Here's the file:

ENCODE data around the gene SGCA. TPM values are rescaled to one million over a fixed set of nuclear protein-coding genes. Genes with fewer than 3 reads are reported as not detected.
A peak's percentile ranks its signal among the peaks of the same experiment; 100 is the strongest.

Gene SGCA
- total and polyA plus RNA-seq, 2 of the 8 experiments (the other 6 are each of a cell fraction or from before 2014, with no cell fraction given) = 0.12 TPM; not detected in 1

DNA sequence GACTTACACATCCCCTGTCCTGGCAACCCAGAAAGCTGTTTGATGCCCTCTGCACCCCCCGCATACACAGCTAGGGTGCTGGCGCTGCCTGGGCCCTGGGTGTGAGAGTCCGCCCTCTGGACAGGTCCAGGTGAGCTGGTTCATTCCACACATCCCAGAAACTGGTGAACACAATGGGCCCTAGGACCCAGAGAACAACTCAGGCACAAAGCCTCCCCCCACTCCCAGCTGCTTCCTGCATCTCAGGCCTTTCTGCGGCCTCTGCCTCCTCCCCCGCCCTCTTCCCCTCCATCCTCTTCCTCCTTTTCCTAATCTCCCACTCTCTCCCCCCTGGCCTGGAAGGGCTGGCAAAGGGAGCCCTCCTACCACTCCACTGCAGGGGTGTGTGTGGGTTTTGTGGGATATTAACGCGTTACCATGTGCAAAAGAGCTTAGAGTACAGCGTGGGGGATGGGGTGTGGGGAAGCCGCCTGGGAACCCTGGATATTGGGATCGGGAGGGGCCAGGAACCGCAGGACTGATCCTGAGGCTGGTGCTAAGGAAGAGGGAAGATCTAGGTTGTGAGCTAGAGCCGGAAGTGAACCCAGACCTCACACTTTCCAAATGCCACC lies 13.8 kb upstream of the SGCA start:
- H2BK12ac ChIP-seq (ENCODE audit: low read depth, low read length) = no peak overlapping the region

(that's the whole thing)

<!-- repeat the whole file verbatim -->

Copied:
ENCODE data around the gene SGCA. TPM values are rescaled to one million over a fixed set of nuclear protein-coding genes. Genes with fewer than 3 reads are reported as not detected.
A peak's percentile ranks its signal among the peaks of the same experiment; 100 is the strongest.

Gene SGCA
- total and polyA plus RNA-seq, 2 of the 8 experiments (the other 6 are each of a cell fraction or from before 2014, with no cell fraction given) = 0.12 TPM; not detected in 1

DNA sequence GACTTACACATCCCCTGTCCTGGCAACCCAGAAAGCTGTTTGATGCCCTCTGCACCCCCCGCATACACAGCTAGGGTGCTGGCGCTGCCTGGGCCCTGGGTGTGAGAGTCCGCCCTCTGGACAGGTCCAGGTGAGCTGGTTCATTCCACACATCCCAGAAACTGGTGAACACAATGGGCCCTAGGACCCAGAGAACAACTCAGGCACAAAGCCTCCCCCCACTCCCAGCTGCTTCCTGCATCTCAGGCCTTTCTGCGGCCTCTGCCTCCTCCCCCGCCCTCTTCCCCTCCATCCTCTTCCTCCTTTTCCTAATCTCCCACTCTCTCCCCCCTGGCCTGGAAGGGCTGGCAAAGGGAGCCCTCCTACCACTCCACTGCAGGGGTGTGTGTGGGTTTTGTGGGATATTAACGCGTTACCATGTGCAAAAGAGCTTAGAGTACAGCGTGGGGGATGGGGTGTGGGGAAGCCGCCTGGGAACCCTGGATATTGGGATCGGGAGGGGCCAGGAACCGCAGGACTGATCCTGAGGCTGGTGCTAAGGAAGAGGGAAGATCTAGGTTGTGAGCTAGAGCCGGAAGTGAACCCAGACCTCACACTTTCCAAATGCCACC lies 13.8 kb upstream of the SGCA start:
- H2BK12ac ChIP-seq (ENCODE audit: low read depth, low read length) = no peak overlapping the region